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#48
Jan 24, 2013
 

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RedheadwGlasses wrote:
I didn't get that they were neighbors - he never says they are really
"DEAR ABBY: My next-door neighbor "Rod"..."

Since: Jan 10

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#49
Jan 24, 2013
 

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HA! I had even gone ack to re-read efore posting that he didn't say that!

“What's it to ya?”

Since: Mar 09

Tacoma, WA

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#50
Jan 24, 2013
 
pde wrote:
<quoted text>
I just found saying that "she signed up for it" a bit harsh.
I don't know...every time I got married I had to sign stuff..:D

“reign in blood”

Since: May 09

Wilmington, IL

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#51
Jan 24, 2013
 

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RedheadwGlasses wrote:
HA! I had even gone ack to re-read efore posting that he didn't say that!
I had considered joining some sort of car pool for work. Many of us live in the same area and drive the same roads so why take five different cars with one person each?

But like the lw, I do a lot of my errands, shopping, banking, right after work. It is rare, maybe once or twice a week I go straight home from work. And what if I have to leave early, or stay late?

I understand where the LW is coming from and understand he can't leave his neighbor/co worker high and dry. But he needs to find his backbone and lay down rules. He's either being bullied, or taken advantage of, by this guy.

“I Am Mine”

Since: Dec 08

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#52
Jan 25, 2013
 
RACE wrote:
I would not ask kids for money either, that is a kindness you do. I just view hitching a ride to work as not a charity thing, but a business thing.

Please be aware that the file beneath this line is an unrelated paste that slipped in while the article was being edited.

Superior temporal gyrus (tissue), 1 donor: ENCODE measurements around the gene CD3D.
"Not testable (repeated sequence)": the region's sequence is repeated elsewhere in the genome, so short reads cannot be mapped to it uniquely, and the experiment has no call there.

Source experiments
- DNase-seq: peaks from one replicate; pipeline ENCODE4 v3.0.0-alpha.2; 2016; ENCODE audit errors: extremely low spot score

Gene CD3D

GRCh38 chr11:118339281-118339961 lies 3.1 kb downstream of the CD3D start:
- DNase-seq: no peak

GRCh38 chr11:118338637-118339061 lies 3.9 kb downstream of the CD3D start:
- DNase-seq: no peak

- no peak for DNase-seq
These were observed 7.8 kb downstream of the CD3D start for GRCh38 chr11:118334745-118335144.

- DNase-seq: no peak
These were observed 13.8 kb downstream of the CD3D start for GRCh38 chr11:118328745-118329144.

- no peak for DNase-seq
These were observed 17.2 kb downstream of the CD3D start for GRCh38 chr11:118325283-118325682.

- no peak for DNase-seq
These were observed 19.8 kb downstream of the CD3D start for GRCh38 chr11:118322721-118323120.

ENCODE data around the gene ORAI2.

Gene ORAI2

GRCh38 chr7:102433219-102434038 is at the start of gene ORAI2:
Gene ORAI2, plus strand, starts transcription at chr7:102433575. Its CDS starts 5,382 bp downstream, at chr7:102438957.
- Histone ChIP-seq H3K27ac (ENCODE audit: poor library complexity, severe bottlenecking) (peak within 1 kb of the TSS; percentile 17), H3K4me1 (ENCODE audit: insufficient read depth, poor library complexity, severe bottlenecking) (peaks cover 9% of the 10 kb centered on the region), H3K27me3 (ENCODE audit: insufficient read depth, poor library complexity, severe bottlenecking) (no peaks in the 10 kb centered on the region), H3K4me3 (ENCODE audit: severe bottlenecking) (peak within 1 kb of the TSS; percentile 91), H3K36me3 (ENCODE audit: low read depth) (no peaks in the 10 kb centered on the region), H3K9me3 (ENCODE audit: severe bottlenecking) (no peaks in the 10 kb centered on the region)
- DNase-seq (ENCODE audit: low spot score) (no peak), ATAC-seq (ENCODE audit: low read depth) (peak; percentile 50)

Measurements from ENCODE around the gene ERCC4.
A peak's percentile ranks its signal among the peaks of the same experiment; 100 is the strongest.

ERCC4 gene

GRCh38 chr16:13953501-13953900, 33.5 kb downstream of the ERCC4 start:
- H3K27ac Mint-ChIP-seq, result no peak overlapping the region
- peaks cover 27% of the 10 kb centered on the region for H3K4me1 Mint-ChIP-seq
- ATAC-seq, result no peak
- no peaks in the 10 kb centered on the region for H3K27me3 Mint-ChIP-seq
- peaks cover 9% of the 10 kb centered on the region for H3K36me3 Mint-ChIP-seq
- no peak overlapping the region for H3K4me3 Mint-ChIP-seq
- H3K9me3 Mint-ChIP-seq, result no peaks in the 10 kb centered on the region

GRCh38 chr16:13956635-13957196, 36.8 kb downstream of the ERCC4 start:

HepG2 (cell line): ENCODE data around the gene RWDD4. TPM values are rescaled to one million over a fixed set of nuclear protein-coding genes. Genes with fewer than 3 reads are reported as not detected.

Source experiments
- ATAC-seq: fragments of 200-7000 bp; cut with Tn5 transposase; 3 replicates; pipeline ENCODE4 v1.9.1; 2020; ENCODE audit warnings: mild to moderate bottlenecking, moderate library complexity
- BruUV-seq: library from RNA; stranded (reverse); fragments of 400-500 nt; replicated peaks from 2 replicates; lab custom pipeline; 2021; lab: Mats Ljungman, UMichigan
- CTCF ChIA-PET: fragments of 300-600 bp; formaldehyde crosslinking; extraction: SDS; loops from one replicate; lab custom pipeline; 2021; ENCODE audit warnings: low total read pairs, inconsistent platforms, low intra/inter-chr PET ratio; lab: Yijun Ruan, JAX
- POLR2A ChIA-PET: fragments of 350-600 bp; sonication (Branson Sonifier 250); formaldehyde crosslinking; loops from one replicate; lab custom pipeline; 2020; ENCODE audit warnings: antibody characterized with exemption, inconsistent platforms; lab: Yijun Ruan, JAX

<quoted text>
I can't comprehend that. I view both as a kindness and really can't see how you classify them differently.

Is it because in one case its a kid riding with you? To me, that is still a benefit to an adult. If my friend's dad did not swing by every morning to get me, my dad would have to go out of his way to drop me off. So in essence, my friend's dad was really helping MY dad out more than me.

“A Programmer is not in IT!”

Since: Feb 09

Neda, stay with me!

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#53
Jan 25, 2013
 

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Maybe it's because I dont expect a kid to find his own way home after practice or getting to school, but I do expect an adult to find his own way to work everyday. It's their job to get to work, and that entails a cost to them.

Seems pretty Tonkalogical to me, I am puzzled you cant separate the two concepts.
Mister Tonka wrote:
<quoted text>I can't comprehend that. I view both as a kindness and really can't see how you classify them differently.
Is it because in one case its a kid riding with you? To me, that is still a benefit to an adult. If my friend's dad did not swing by every morning to get me, my dad would have to go out of his way to drop me off. So in essence, my friend's dad was really helping MY dad out more than me.

“I Am Mine”

Since: Dec 08

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#54
Jan 25, 2013
 
RACE wrote:
Maybe it's because I dont expect a kid to find his own way home after practice or getting to school,

Neither would I. I would expect that to be the responsibility of his parents. If my friends dad did not take me to school, you think I would just then be stuck trying to figure out a way to get there myself? No. That task would fall to my parents. My dad would have to take me.